Pharmaceutical firm Neuroderm has revealed data suggesting a higher level of its Parkinson's disease drug could provide an alternative to surgical treatments.
The company studied the effectiveness of levodopa/carbidopa (LD/CD) product candidates, ND0612H and ND0612L, in a trial of 16 patients with an advanced form of Parkinson's. They were found to lead to clinically significant plasma levodopa levels.
As levodopa has a short half-life, patients receiving oral doses are required to take several doses a day - but this can lead to involuntary movements, or dyskinesia, in some people.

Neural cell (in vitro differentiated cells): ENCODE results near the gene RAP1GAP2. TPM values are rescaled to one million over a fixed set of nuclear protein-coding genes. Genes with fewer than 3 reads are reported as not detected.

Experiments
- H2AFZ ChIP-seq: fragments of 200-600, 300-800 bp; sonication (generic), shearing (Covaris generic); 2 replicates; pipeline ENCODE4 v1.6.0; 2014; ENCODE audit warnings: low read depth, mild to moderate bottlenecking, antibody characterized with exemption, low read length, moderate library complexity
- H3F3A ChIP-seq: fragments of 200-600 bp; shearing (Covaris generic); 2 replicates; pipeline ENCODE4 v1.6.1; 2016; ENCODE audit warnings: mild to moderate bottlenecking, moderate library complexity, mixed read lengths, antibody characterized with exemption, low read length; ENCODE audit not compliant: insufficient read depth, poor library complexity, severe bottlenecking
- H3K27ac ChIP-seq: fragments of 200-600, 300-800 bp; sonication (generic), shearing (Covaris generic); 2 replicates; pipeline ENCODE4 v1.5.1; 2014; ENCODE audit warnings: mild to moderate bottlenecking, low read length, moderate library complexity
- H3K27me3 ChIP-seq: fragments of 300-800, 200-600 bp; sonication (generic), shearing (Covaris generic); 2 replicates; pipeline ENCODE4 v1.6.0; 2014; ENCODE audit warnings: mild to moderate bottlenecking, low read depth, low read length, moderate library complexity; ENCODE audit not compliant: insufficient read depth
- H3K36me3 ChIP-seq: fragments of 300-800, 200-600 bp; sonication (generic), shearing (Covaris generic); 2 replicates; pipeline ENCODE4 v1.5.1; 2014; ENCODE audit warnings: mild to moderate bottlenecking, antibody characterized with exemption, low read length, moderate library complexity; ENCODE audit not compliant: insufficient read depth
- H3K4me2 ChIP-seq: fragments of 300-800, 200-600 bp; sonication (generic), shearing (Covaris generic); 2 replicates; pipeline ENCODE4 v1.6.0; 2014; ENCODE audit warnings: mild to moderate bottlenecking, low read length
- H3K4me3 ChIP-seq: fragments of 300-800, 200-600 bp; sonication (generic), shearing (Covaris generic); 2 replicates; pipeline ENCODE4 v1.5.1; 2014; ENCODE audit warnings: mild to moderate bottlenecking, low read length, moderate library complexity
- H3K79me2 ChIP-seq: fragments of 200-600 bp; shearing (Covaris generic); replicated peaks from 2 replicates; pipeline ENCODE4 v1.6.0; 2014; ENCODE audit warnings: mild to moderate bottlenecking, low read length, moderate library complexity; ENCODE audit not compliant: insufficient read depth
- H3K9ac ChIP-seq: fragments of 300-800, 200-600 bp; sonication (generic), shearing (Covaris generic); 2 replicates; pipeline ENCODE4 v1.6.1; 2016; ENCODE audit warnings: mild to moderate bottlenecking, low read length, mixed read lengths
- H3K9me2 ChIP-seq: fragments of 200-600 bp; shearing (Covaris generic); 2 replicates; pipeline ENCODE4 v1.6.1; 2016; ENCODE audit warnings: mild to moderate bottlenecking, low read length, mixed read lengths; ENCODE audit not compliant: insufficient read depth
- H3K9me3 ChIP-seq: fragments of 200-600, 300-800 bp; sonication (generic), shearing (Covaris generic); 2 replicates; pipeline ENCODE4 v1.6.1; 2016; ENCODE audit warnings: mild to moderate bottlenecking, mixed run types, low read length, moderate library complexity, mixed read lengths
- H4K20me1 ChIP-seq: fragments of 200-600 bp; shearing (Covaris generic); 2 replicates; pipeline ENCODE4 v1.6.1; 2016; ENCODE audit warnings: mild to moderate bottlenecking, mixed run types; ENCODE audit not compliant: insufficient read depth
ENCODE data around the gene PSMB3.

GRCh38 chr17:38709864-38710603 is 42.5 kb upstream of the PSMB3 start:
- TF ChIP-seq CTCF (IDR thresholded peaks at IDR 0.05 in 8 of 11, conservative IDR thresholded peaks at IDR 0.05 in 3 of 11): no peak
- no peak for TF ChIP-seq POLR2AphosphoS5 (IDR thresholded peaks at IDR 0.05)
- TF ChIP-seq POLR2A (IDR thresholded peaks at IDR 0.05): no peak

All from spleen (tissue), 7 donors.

Continuous administration can overcome this but can only currently be achieved through permanent implantation of a tube in the small intestine.
Neuroderm's drug candidates were delivered through a belt-worn pump and then compared with the oral forms LD/CD. It was found that ND0612H achieved levodopa plasma levels that could previously only be maintained with surgical intervention.
"These results add to the growing body of clinical data confirming our thesis that continuous, subcutaneous delivery of LD/CD leads to more consistent therapy," said Dr Oded Lieberman, chief executive officer of Neuroderm, adding that this could replace the need for surgical intervention.
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